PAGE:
Jesus is not being an alarmist – he is being a realist. The reality of it is, there is going to be division. That is what Jesus means when he says that he came not to bring peace, but a sword. He didn’t come to start wars with fighting and bloodshed; the sword that Jesus came to bring is division, cutting apart communities, nations and yes, even families. I really wish that we all were of one accord when it comes to our priorities in life – whether it be faith, politics, economics or lifestyle. That’s just not going to happen! So, our hope lies in the fact that whenever discord rears its ugly head anywhere, Jesus is still present there – God still loves us more than two sparrows which are sold for a penny. Discord does not mean abandonment. Discord provides an opportunity for the faithful to remain strong in their faith regardless of what others may think. No matter who those others might be.

Sometimes we find ourselves at odds with those who once encouraged us in our faith, who might have been the ones that we credit for helping us grow in our relationships with God. This might mean we grow into a newer or deeper understanding of faith than that which parents or teachers or others helped nurture in us, to the point where we hardly agree with those others on religious matters anymore, even though we both may be Christian. But I also know people for whom parents or siblings or others are openly no longer thinking of themselves as Christians. People who may have found other religions which caught their eye, or who see more value in trusting the efforts of science or of humanity. People who have been disappointed by God or wonder why there is such discord in the world if God is so powerful and loving. We all know of people who, for one reason or another, just don’t believe in God or Jesus anymore.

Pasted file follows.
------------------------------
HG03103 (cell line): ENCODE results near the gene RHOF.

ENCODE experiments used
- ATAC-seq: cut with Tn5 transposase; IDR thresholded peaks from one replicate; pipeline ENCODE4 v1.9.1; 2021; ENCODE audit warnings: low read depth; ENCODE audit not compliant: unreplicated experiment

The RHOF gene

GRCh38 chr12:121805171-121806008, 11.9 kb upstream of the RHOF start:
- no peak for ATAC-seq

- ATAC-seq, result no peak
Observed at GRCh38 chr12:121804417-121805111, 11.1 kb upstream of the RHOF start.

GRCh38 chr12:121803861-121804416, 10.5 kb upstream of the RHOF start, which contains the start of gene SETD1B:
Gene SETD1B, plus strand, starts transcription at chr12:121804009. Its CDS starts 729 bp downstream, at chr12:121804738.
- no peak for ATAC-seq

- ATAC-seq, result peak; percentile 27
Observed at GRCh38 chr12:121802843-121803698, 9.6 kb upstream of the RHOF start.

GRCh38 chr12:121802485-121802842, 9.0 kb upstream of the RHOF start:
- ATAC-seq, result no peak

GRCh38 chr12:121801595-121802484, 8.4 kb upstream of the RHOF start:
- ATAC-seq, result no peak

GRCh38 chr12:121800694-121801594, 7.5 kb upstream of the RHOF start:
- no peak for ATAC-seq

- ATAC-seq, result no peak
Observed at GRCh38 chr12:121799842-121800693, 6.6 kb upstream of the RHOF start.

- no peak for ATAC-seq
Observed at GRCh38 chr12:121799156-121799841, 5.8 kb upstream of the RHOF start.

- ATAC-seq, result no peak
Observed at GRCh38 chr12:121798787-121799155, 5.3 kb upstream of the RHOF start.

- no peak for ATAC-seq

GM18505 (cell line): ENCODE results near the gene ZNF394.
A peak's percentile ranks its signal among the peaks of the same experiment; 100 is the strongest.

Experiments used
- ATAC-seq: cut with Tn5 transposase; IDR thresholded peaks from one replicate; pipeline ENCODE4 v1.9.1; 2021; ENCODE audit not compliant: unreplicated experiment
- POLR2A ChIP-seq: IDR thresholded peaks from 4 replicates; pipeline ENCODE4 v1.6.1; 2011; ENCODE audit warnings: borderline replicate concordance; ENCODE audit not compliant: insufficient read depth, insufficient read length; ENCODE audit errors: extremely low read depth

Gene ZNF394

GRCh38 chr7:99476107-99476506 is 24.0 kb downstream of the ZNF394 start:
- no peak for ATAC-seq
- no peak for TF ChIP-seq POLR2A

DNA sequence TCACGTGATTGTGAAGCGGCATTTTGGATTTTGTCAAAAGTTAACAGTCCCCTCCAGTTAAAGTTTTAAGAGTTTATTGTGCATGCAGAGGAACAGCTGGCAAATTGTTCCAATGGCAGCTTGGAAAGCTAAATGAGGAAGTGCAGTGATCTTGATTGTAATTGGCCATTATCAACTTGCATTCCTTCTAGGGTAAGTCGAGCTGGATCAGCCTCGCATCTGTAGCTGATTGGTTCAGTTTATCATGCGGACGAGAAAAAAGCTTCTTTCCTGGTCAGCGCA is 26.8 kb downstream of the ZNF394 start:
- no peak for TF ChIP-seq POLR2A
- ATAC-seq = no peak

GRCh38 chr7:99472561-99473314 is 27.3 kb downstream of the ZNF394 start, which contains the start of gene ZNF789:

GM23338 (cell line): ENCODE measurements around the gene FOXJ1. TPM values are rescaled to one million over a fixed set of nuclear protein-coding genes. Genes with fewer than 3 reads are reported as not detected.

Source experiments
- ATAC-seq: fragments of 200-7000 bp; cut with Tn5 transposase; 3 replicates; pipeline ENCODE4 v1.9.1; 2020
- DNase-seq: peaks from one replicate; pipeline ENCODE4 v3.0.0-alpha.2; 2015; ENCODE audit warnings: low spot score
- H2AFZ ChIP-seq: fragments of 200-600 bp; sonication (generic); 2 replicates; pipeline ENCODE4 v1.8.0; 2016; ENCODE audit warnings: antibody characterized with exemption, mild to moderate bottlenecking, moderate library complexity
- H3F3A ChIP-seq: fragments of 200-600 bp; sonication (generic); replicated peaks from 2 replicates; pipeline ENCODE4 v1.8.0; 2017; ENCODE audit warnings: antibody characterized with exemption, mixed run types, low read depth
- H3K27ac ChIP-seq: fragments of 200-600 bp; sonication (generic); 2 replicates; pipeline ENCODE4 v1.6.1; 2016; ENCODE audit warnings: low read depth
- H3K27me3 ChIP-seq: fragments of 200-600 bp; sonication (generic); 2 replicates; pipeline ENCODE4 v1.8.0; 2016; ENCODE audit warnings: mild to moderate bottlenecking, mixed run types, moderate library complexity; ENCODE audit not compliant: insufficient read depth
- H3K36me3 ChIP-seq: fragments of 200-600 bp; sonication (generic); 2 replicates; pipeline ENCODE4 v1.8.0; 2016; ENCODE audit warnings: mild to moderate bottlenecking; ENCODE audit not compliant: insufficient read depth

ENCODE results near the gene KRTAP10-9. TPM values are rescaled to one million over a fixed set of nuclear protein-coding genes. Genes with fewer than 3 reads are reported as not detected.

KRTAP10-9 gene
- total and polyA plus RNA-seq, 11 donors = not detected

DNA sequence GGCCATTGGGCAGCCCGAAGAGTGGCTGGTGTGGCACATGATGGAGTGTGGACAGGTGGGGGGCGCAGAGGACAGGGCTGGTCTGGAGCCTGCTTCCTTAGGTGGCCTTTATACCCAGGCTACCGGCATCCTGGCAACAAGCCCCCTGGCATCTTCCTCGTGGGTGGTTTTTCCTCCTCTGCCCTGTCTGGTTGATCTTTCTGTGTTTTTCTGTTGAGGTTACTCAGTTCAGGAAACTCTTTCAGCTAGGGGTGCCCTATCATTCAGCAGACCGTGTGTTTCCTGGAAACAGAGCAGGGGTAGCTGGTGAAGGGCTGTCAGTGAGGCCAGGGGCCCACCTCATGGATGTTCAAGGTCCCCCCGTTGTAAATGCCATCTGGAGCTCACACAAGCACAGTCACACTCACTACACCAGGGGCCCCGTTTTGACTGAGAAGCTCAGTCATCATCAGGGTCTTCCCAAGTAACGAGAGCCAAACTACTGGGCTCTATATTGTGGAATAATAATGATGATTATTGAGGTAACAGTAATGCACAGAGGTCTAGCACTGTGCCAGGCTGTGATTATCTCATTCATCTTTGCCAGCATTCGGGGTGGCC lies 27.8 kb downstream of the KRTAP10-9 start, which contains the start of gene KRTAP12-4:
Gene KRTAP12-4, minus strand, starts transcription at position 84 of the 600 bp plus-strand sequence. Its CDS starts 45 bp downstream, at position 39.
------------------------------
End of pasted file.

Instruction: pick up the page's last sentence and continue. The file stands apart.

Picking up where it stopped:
It is especially disheartening in those situations where they once were so influential in someone else’s own faith development. It is like when the youngest of my two brothers in sixth grade got my father to stop smoking by bringing home those pictures of the smokers’ lungs next to healthy lungs – then, as an adult, that same brother took up smoking, evidently forgetting the passion with which he encouraged our father!

But he didn’t smoke forever. That brother did learn through his own experiences that smoking was not good, and he eventually quit. We all learn through experiences when it comes to faith. When a person never has a crisis and always cruises along with few cares in the world, it is easy to believe in God. But when we experience suffering, conflict, sin, death and illness in our lives, doubt and fear can creep in to challenge or even dispel the gift of faith. That is what happens when we believe that the presence of discord means the absence of God.